FIELD Marshal Sam Hormusji Framji Jamshedji Manekshaw remains one of the most enigmatic personas of our times.

Popularly known as Sam Bahadur — a name purportedly uttered by a Gorkha soldier after failing to recall his tongue-twister Parsi name, literally means – Sam, the fearless; and remains his most easily remembered name till date.

Sam cheated death on a few occasions, both in a battlefield and away from it. He, however, lived on to be nonagenarian. Sam wanted to be a doctor much like his military-doctor father but ended being a field marshal.

As a young Captain, while posted in Burma and fighting a war with the Japanese in 1942, he was critically wounded with as many as nine bullets lodged in his body. While battling for life, his valiant Sikh orderly Sepoy Sher Singh came to his rescue and saved him from certain death.

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The valiant Sikh soldiers of his platoon had proclaimed: “Captain Manekshaw is the crown of our head and has to be rescued at any cost”. Sam’s orderly, Sher Singh, carried him on his back a good distance to the medical aid post where the army doctors were forced to treat him on priority.

Sam Manekshaw was decorated with a Military Cross (MC) for his exemplary courage during this period as it was feared he might die. MC, it may be known, was not awarded posthumously until 1979. Sam not only survived the ordeal but lived on to be 94.

Sam would eventually leave all his admirers on June 27, 2008, peacefully in his sleep in his Conoor home – Stavka – in the Nilgiris hills, surrounded by family members and well-wishers.

Towards the latter years of his life, Sam Manekshaw, who otherwise enjoyed robust health despite his grave injuries early in life, needed medical help to overcome some respiratory problems that began surfacing.

That was when an army doctor, Colonel BNBM Prasad, a pulmonary specialist, who is now a senior General himself, was assigned to attend to the field marshal.

The two would eventually share a bond beyond the usual doctor-patient relationship that lasted till the end, and curiously enough even beyond his death.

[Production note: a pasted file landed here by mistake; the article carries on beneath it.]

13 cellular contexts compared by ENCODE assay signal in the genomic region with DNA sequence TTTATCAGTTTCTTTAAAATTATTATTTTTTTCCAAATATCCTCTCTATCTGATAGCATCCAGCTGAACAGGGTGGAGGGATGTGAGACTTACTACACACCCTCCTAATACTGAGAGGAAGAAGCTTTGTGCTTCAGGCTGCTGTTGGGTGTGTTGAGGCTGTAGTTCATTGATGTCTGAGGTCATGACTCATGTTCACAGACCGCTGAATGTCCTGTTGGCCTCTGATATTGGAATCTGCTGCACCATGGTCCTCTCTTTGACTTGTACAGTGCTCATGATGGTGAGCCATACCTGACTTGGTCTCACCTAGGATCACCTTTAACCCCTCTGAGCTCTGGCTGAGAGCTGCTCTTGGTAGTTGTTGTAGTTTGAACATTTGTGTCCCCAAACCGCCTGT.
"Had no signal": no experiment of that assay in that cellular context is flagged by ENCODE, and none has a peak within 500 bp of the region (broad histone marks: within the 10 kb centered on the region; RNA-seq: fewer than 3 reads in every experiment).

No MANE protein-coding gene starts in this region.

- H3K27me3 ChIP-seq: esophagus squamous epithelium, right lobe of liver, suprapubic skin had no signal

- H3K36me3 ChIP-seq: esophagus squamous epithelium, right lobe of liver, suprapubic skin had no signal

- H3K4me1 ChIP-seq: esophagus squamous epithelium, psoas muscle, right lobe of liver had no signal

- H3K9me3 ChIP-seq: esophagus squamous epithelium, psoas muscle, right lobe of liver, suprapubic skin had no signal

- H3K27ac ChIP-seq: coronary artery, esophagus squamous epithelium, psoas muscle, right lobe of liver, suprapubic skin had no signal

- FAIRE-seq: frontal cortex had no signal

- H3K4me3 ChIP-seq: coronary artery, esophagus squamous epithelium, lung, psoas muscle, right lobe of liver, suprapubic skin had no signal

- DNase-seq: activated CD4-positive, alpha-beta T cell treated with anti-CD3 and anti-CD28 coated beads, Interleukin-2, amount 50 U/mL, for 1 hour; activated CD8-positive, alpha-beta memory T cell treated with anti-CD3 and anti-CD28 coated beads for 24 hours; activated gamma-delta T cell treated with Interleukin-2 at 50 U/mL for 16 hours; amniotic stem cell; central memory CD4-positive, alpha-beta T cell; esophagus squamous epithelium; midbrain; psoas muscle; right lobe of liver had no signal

Gen Prasad who was until recently Commandant, Eastern Command Hospital at Kolkata was with the field marshal until his passing away. He offers rare insight of the gritty Sam, the fearless, even moments before passing away.

Sam Manekshaw would often relate many tales from his life to his doctor as they spent considerable time together during recuperation. He often spoke fondly of his darling wife Silloo, who preceded him on February 13, 2001, after a brief illness.

He would also speak of his doting daughters Sherry and Maja, son-in-laws Dinky Batliwala and Dhun Daruwalla, and grandchildren who also called him ‘Sam’ lovingly.

Above all, the field marshal’s favourite talk would invariably revolve around his dear Gorkha soldiers who were more than just a family to him. Such was his endearment with them that the household and the pristine elegance at Stavka are preserved as Sam would have loved it by the trusted Gorkha families residing at his quarters.

Dr. Prasad easily reminisces 1971, the year when he was a student at Mysore Medical College as a period charged with patriotic fervor. India had defeated Pakistan decisively and a new country Bangladesh was created. Gen SHFJ Manekshaw, then Army Chief, was the toast of the nation.

“Many like me were motivated during our formative years to join the armed forces instead of seeking a lucrative career elsewhere,” alluding to the enigmatic Sam Bahadur aura.

“Though I joined army as a doctor in 1977, I got the first opportunity to see him in person and listen to him in early nineties during the passing out parade at Indian Military Academy in Dehradun when he was invited to address the young officers,” states Prasad.

He would eventually be appointed personal physician to the field marshal.

It would, however, take Col Prasad a whole decade more before meeting up his all-time hero. The year was 2003, when the field marshal first visited Army Hospital (Research and Referral) in New Delhi for his respiratory ailment.

“What impressed me the most on my first personal meeting with him was his magnetic charm. He was a star attraction as he slowly walked in the corridors of the hospital. People in the vicinity used to look at him with bated breath and admire silently despite his age and ill health,” recalls Gen Prasad.

“As a doctor serving in the Indian Armed forces for past three decades, I have come across all types of patients. Some of them are very demanding while some are very humble who readily follow my advice without any murmur. The field marshal was an exception.”